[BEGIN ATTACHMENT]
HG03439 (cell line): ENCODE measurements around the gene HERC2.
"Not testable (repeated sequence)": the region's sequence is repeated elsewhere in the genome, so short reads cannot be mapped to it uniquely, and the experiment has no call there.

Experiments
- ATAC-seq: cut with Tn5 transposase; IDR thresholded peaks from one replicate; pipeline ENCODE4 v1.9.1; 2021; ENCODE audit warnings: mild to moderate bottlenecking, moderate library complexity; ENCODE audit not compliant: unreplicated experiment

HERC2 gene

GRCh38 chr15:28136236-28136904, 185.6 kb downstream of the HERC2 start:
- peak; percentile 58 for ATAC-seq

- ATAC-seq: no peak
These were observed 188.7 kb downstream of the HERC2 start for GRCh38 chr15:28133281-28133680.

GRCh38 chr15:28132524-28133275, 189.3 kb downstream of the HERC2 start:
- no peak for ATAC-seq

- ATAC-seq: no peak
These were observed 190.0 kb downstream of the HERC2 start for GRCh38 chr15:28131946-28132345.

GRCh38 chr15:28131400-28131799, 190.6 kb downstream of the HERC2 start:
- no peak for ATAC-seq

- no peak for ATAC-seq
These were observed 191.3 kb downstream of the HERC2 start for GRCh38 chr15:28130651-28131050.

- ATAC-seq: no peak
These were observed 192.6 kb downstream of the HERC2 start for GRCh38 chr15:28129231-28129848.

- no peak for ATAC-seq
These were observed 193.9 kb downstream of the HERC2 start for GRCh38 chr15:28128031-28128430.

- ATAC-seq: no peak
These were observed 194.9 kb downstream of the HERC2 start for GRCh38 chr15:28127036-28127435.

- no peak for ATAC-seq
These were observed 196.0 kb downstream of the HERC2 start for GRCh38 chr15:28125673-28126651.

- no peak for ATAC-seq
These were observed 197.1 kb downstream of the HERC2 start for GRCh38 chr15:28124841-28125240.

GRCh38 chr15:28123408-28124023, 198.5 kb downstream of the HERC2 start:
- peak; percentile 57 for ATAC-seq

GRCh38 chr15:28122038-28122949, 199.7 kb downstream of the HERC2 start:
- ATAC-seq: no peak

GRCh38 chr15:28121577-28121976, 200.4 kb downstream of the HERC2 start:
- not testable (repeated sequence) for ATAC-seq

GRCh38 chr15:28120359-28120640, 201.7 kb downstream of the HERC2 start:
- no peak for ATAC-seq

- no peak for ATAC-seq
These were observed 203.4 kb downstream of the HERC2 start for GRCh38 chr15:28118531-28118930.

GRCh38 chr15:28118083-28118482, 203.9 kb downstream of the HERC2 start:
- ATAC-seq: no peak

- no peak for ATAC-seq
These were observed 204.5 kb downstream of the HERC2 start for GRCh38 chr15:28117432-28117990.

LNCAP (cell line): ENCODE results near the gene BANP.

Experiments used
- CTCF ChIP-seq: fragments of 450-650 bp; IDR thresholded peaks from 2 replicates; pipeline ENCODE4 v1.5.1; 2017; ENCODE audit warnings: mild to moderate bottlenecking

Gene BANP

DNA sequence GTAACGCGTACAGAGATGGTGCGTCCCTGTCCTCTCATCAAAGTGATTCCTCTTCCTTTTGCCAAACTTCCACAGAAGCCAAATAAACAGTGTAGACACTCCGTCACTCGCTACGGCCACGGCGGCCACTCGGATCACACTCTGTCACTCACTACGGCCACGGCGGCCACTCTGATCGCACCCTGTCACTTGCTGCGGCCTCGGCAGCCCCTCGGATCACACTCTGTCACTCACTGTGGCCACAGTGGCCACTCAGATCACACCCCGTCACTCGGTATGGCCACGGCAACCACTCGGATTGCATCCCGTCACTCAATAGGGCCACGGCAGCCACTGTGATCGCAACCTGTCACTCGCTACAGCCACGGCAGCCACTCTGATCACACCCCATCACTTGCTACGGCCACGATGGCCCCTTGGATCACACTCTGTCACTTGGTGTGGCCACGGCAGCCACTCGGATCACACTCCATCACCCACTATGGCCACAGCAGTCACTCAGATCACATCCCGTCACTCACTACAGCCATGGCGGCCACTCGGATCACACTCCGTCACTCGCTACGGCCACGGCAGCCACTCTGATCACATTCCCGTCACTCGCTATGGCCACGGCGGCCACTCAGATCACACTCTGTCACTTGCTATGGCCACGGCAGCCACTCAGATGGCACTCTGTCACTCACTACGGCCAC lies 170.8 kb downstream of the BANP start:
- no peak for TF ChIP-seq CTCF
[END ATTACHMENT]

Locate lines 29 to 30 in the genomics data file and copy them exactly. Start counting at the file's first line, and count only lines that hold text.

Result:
- peak; percentile 57 for ATAC-seq

GRCh38 chr15:28122038-28122949, 199.7 kb downstream of the HERC2 start: